What to do about verges

13 Apr 2012
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United Kingdom
In the wind yesterday a few big lumps of the pointing fell out of my verge - see pics below. I bought the house earlier this year and it looks like it's been patched up several times in the past. I'm stuck as to whether to just get it repointed again (if so, is it worth patching up or raking it all out and starting again?) or go for the dry verge end caps.

The problem with the verge caps is that I also have wooden facias and soffits underneath - so would I have to get these all replaced as well? Just thinking if I do the verge caps now then I don't want to be removing them in a few years to replace the wooden facias and soffits.

From looking at neighbouring houses, some people have fitted the end caps only (leaving the original wooden facias/soffits), some have had the end caps fitted and the facias/soffits replaced with plastic ones, and some, like mine are just re-pointed. The houses are all around 25 years old now.

Can anyone recommend what to do as I've no experience in this area. I'll be getting a roofer in whichever way as I'm not going up there. Another problem is I have a box window and porch on the front of the house so getting a ladder up is impossible. It'll either need scaffolding or a brave soul to climb the roof and sort it upside down. Likewise, if there's any questions I should be asking, please let me know.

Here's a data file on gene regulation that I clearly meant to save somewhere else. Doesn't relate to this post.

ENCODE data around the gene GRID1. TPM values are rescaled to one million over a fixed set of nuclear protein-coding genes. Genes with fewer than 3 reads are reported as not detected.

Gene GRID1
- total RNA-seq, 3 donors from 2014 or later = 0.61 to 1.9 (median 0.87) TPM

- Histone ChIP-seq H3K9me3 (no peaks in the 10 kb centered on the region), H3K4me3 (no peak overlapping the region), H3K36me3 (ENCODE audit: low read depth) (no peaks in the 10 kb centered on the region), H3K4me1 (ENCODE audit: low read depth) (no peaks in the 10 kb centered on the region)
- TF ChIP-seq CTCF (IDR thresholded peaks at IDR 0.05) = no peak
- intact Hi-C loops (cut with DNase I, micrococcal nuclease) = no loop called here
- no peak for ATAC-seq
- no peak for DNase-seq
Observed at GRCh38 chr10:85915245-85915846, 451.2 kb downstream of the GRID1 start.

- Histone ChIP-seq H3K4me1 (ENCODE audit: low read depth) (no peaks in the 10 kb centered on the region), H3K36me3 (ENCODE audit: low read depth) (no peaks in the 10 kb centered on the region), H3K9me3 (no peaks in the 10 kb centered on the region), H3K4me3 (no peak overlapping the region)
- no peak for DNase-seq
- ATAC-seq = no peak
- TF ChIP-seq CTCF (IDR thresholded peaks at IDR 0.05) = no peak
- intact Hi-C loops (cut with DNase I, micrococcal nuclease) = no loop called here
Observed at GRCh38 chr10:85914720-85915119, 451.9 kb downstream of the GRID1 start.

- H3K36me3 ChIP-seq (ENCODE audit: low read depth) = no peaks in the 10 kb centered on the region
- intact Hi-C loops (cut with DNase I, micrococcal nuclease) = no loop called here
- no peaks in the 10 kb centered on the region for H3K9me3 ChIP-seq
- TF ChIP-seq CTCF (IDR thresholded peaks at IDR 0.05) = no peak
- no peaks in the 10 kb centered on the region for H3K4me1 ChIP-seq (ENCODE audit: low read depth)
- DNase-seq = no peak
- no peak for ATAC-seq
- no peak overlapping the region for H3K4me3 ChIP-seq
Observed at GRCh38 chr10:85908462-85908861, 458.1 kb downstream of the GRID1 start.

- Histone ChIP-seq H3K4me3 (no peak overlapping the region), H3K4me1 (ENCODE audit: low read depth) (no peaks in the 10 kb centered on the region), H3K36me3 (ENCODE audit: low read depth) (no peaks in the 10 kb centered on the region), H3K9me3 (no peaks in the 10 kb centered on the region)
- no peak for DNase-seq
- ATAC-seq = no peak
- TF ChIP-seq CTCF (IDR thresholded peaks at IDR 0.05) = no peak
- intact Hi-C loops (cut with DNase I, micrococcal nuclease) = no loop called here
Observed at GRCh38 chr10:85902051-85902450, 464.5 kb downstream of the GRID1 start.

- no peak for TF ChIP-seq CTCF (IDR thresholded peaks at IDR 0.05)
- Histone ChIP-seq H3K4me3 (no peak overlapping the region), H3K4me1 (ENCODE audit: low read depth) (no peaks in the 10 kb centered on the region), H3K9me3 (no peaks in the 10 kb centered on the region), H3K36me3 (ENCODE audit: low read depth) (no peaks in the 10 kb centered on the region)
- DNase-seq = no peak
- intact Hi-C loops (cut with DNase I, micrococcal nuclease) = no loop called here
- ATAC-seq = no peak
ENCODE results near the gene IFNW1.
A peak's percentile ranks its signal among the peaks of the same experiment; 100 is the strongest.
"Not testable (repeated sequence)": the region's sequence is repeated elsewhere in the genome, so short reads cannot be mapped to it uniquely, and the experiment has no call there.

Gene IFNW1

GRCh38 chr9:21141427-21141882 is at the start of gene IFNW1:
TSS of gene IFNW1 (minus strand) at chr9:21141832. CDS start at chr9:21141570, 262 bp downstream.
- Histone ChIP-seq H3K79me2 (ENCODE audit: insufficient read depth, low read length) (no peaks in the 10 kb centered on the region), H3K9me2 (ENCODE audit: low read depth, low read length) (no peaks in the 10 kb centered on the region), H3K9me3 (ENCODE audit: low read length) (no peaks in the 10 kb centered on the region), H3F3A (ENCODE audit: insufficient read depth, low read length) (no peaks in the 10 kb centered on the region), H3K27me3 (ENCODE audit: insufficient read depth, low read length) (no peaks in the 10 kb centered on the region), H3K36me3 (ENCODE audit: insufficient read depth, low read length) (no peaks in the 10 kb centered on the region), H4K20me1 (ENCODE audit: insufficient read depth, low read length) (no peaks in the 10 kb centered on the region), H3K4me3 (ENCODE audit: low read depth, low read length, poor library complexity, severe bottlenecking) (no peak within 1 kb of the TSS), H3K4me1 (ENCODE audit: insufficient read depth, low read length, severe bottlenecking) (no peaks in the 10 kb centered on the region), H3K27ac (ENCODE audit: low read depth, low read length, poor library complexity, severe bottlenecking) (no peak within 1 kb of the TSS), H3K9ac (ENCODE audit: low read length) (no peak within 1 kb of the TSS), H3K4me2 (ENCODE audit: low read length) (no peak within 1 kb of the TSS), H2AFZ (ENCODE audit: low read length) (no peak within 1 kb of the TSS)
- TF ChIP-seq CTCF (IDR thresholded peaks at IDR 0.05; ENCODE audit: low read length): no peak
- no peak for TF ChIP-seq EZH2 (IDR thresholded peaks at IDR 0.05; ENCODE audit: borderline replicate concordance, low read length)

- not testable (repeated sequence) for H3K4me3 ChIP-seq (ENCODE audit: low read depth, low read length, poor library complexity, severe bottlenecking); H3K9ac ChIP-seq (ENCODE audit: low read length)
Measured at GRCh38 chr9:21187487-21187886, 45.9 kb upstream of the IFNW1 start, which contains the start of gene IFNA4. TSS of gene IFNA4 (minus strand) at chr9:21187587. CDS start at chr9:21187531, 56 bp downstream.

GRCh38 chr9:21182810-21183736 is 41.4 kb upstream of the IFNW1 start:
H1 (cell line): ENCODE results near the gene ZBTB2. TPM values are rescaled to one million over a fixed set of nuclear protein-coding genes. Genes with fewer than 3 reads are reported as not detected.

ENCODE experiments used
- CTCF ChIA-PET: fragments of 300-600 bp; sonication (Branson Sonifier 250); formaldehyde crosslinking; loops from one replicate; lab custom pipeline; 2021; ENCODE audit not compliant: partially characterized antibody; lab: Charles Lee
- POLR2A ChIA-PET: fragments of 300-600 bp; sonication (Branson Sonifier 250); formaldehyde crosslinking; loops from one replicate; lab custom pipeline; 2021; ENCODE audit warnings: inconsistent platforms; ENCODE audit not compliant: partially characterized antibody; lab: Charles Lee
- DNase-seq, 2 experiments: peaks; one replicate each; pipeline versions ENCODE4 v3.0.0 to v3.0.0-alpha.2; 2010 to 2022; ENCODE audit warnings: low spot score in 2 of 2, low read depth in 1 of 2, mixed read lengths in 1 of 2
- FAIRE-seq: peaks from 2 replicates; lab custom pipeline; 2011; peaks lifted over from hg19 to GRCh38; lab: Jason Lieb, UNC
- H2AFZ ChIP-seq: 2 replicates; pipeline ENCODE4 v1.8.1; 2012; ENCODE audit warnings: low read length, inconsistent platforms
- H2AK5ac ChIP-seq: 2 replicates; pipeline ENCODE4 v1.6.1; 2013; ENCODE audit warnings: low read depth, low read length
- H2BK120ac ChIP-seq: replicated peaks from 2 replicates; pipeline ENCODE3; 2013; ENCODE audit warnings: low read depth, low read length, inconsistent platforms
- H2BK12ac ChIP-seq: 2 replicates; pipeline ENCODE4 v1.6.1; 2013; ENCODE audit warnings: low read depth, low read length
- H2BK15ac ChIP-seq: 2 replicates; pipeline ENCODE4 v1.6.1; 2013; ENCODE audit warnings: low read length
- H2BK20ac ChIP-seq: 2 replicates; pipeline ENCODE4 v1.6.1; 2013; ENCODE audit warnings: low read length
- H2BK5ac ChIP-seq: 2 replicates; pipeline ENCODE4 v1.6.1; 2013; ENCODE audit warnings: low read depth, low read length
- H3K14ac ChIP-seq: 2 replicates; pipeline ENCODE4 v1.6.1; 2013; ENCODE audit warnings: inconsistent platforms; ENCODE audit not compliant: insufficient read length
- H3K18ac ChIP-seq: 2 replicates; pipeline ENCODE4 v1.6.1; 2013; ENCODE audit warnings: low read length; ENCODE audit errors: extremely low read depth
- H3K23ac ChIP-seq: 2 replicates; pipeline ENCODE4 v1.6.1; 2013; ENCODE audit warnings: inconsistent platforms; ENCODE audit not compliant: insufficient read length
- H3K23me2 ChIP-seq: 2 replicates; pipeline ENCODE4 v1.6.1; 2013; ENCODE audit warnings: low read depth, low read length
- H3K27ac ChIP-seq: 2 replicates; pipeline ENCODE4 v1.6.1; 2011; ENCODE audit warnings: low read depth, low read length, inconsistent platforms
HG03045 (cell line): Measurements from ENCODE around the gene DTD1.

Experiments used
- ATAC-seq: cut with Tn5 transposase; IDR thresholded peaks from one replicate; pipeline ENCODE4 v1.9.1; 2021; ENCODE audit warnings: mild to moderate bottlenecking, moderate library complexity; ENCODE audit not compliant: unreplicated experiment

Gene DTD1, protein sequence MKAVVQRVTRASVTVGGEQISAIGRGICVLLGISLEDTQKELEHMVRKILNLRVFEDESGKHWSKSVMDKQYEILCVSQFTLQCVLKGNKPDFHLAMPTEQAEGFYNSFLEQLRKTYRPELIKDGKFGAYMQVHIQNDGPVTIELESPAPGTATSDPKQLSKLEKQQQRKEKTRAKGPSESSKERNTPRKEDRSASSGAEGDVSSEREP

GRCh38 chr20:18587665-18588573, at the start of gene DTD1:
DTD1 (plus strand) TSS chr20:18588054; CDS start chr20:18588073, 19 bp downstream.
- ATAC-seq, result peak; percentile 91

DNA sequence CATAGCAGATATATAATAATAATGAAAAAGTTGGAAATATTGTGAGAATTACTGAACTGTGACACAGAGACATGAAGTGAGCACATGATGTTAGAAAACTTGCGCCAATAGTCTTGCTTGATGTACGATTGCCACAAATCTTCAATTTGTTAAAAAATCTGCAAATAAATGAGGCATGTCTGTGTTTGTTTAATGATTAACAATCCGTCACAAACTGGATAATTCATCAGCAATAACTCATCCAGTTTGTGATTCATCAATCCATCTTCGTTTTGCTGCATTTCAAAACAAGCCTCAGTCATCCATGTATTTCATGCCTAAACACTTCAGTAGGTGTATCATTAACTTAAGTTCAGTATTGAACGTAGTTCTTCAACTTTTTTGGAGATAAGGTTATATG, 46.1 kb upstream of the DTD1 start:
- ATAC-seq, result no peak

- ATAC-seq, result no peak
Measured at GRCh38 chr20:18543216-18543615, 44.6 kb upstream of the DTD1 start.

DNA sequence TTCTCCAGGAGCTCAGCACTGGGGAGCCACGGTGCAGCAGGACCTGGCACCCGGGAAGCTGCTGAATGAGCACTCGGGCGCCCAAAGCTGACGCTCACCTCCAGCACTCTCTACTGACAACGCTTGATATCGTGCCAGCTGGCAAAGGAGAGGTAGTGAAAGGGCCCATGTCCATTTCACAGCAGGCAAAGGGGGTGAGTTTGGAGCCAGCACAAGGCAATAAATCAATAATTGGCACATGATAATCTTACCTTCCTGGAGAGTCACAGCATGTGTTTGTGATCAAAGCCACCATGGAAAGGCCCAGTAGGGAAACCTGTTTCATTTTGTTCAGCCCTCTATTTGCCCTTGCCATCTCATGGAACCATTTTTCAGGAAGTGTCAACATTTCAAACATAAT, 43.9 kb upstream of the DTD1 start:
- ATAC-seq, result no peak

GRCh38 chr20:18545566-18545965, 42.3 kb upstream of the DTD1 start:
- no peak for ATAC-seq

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If they are Marley tiles you could use their refurbishment dry verge kit (may work with other manufacturers tiles but wouldn't guarantee it), this extends the batten to create a fixing point so barge and soffit shouldn't be disturbed
Sorry, I have no idea what make the tiles are. What you're saying sounds good though.
If you do change your fascias for PVC in the future you will need to re-point your cement verges again at that time anyway as you'll damage them when removing your bargeboards.
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You can get continuous dry verge which does what it says ie it's a continuous length (or series of 3m lengths joined together) which you fix to the tile battens and tile up to it. You probably won't need to extend the battens but you might need to shorten the width of the tiles, depending on how it sits. You'd still need to remove it to change fascia boards at a later date.
The problem with dry verges is they have to be fitted properly, which involves a lot more work that just removing the mortar and nailing them on. Most cowboys just want to do the job as quickly as possible.

Personally I'll be sticking with mortar. Plus it also looks a darn site better than those ugly plastic caps.
your link suggests it can be retrofitted to an old roof with mortar verge. Is that not quite difficult?

my roof does not have fascia boards, just bricks.

I expect that would depend on the state of the mortar and the batten, but the long term advantages of dry verges might outweigh the initial difficulty and expense.

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